Racist oppression is part of the structure of capitalist society. As a result of that structure, white people are taught, implicitly if not explicitly, to be racist. Focusing on that individual racism to the exclusion of the racism of the system may result in token change but is not likely to address the underlying issue. Allowing anti-racism to be co-opted for women’s oppression is still less so. As Audre Lorde puts it, ‘the master’s tools will never dismantle the master’s house.’[viii] In the same way that feminism that seeks to use racism to advance the cause of white women will not overcome women’s oppression, sexism is not an effective basis for fighting racist oppression. There is no natural unity of the oppressed, but that unity can be built if we fight for it. Dismissing women as ‘Karens’ is no way to do it.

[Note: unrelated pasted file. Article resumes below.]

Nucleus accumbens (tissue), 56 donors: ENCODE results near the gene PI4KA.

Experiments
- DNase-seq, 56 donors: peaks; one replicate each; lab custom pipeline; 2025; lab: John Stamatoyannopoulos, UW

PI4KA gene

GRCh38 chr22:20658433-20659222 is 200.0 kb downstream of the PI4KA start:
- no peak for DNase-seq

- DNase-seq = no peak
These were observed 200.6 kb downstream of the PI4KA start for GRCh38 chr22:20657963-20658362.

[i] Angela Y Davis, Women, Race and Class, (Penguin Random House, 2019), p.102.

[ii] Ijeoma Oluo, So You Want to Talk About Race, (Hachette, New York 2019), chapter 5.

[iii] Onyeka Nubia, England’s Other Countrymen. Black Tudor Society, (Zed Books, London 2019), p.162.

[iv] Quoted in Peter Fryer, Staying Power. The History of Black People in Britain, (Pluto Press, London 1984), p.162.

[v] Liz Fekete, Europe’s Fault Lines. Racism and the Rise of the Right, (Verso, London 2018), p.88-90.

[vi] Stefanie C Boulila and Christiane Carri, ‘On Cologne: Gender, migration and unacknowledged racisms in Germany’, European Journal of Women’s Studies, Vol.24 (3), (2017), pp.286-293, p.287.

[vii] Angela Y Davis, Women, Culture and Politics, (The Women’s Press, London 1984), p.49.

[viii] Audre Lorde, Sister Outsider, (Penguin Random House, 2019), p.105.

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Elaine Graham-Leigh

Elaine has been an environmental campaigner for more than a decade. She speaks and writes widely on issues of climate change and social justice, and is a member of Counterfire. She is the author of A Diet of Austerity: Class, Food and Climate Change and Marx and the Climate CrisisHer sci-fi novel, The Caduca, is out now from The Conrad Press.